The public has been burned by the old saw that seven out or ten women will die of breast cancer, a statistic prominently promoted by the Cancer Society in the 80s and 90s. In fact, I still see that statement come up now and then. Most of your readers probably already know that the rest of the sentence is "if women live to be 109 years old." The Cancer Society, to my knowledge, admitted they didn't mention the rest of the story because they wanted to frighten women into getting mammograms.

If I had children who needed immunizations today, I would be very wary, not so much of the shots themselves, but rather at the huge number of shots given children today. To my knowledge, no one is actually looking at the interaction of all these shots. Taking numbers out of context is a serious problem (like leaving off the 109 years).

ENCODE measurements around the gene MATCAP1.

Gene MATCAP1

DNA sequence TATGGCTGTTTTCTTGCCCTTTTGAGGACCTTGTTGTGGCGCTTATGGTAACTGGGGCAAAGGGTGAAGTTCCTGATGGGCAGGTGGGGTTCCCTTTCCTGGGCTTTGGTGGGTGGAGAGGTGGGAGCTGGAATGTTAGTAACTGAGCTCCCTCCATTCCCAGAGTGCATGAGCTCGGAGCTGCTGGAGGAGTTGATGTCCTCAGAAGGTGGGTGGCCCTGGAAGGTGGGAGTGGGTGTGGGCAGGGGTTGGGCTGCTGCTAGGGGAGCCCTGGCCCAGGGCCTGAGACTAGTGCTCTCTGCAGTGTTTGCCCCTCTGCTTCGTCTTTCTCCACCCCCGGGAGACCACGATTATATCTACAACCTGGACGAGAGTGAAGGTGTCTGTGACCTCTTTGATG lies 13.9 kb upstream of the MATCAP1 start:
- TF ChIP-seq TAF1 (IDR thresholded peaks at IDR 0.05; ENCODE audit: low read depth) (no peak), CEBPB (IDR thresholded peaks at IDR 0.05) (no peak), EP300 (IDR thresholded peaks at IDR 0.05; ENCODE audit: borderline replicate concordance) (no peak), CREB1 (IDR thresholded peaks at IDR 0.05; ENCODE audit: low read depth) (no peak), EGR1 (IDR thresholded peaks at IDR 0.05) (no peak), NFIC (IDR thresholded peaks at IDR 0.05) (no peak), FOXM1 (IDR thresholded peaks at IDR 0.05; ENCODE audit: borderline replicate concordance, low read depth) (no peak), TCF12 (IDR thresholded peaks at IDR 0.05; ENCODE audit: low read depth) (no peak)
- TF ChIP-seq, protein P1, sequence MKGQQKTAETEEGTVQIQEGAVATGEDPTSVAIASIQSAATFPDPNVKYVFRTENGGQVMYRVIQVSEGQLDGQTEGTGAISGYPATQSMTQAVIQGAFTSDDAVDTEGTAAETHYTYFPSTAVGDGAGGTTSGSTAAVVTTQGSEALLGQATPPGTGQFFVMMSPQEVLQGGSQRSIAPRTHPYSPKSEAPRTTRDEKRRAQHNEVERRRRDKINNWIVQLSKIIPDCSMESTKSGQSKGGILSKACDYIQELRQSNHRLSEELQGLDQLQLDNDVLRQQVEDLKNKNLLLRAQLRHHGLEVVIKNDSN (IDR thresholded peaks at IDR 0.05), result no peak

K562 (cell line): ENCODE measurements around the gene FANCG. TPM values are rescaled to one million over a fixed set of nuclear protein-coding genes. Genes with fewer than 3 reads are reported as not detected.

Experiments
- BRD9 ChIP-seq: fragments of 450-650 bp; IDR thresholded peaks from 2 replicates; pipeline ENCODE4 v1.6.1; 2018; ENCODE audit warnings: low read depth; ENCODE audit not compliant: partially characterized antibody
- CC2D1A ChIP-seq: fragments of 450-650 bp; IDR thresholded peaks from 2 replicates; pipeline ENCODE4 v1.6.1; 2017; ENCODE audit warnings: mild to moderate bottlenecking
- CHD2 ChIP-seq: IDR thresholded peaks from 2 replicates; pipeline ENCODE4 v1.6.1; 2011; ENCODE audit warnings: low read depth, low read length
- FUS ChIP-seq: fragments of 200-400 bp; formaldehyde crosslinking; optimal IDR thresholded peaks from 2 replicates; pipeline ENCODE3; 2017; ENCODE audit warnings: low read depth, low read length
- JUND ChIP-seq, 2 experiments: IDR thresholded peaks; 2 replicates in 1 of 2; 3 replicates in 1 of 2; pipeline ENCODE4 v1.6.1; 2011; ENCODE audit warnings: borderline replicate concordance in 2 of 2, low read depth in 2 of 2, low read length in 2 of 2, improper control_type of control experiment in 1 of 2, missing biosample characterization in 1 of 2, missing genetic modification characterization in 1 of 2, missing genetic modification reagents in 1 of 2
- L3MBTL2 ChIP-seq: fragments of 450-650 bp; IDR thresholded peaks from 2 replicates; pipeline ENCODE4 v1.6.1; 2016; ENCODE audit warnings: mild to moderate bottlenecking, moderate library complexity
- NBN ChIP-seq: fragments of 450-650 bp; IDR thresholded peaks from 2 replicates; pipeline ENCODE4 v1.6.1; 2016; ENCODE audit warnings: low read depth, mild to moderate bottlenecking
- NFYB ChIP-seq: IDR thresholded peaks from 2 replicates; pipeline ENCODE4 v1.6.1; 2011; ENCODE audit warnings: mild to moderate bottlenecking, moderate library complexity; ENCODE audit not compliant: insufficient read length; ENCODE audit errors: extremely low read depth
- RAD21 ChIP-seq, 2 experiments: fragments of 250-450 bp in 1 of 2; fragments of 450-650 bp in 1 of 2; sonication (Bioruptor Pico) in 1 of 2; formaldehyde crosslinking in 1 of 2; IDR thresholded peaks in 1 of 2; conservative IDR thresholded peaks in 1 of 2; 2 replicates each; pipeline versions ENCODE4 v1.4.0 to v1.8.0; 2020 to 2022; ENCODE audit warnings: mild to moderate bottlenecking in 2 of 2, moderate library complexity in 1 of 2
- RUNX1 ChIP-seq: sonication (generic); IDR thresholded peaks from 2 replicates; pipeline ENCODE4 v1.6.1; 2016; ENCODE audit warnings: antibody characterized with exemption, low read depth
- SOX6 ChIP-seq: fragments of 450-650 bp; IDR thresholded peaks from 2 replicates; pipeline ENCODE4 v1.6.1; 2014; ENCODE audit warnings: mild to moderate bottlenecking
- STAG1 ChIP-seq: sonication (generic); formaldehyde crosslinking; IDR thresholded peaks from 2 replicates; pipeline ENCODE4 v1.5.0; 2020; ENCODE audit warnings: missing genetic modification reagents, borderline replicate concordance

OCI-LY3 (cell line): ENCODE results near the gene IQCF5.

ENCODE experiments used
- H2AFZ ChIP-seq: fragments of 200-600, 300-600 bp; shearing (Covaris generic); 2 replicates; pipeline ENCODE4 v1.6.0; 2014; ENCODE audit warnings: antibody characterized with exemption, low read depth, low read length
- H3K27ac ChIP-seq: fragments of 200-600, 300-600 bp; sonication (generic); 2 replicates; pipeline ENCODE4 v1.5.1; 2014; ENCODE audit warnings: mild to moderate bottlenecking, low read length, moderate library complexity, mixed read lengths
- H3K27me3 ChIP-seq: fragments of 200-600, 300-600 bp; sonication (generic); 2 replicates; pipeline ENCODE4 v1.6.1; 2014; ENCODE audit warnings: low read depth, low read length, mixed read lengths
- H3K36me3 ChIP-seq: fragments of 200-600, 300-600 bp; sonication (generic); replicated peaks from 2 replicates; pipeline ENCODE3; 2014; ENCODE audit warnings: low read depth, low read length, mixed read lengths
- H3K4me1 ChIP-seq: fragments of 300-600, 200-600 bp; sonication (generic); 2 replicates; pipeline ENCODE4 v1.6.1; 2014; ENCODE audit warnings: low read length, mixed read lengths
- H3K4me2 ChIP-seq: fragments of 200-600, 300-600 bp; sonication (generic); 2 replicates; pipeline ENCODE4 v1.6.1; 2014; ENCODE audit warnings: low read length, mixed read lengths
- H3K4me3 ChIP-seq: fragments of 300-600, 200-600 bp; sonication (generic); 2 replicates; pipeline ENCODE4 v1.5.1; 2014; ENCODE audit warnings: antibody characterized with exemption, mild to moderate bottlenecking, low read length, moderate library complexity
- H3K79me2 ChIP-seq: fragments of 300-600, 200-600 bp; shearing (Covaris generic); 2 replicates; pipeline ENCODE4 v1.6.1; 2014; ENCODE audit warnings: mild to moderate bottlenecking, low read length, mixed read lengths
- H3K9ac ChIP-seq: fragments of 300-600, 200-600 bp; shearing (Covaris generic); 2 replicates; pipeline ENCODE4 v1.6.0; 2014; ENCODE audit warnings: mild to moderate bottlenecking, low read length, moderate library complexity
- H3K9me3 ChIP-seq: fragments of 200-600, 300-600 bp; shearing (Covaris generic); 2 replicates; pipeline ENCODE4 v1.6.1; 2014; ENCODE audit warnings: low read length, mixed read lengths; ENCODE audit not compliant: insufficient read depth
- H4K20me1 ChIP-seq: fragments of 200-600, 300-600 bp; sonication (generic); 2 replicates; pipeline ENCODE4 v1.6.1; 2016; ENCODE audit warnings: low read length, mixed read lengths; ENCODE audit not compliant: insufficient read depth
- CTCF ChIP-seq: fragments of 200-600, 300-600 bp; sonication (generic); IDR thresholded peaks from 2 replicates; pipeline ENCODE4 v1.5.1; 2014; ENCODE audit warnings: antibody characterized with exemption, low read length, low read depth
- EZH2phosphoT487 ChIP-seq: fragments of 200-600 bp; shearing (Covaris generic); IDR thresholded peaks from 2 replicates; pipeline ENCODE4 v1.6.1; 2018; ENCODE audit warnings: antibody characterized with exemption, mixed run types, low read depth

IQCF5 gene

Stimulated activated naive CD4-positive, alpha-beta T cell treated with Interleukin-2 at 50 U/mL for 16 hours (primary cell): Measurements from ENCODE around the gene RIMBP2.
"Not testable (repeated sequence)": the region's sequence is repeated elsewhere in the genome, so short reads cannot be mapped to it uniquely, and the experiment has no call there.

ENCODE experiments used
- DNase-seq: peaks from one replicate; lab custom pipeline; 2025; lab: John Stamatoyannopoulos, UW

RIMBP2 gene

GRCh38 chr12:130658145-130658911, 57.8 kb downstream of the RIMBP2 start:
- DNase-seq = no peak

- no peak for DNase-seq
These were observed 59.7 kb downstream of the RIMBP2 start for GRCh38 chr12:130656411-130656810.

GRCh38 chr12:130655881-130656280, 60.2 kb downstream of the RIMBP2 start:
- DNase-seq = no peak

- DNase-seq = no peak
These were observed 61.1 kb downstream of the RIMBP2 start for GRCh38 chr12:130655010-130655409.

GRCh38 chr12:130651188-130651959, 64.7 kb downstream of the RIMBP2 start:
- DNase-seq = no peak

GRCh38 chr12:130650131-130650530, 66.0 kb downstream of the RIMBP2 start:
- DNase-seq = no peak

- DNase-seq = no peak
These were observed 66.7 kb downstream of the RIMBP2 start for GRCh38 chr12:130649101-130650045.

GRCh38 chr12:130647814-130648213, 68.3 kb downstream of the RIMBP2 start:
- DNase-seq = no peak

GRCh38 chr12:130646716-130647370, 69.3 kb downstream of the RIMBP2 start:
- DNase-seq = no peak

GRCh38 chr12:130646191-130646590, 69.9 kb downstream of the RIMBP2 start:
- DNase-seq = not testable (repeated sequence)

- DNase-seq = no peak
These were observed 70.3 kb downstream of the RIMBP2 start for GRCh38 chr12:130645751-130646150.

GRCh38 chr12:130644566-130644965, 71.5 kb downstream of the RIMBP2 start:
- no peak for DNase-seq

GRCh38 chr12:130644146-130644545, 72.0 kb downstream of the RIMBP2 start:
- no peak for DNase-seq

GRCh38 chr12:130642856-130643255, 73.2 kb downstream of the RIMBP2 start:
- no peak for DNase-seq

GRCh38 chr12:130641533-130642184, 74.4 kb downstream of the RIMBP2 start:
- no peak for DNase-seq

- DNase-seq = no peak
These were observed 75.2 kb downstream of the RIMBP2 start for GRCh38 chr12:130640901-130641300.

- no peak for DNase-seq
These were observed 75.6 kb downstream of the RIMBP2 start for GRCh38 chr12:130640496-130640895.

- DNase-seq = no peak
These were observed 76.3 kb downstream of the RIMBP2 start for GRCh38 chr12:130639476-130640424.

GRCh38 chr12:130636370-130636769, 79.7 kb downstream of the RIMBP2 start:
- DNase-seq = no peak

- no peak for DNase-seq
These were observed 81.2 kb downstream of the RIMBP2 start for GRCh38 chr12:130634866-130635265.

I've seen research which admits some children seem to be more prone to the risk of autism with shots, perhaps genetically so. I've also seen research that says the few cases of autism which might be caused by the immunizations is worth it to protect the majority of the children. I'd much prefer to see some effort to identify and protect children who might be at risk for autism rather than a frenzy to vaccinate all children regardless of the risks to a few of them.

The risk of an epidemic -- fear mongering, if you will -- in no comfort to those families who have to deal with raising an autistic child day after day.